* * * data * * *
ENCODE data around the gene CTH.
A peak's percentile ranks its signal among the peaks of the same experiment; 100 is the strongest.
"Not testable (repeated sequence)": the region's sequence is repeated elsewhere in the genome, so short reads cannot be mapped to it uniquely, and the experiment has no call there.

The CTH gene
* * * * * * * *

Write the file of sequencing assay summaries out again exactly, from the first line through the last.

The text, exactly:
ENCODE data around the gene CTH.
A peak's percentile ranks its signal among the peaks of the same experiment; 100 is the strongest.
"Not testable (repeated sequence)": the region's sequence is repeated elsewhere in the genome, so short reads cannot be mapped to it uniquely, and the experiment has no call there.

The CTH gene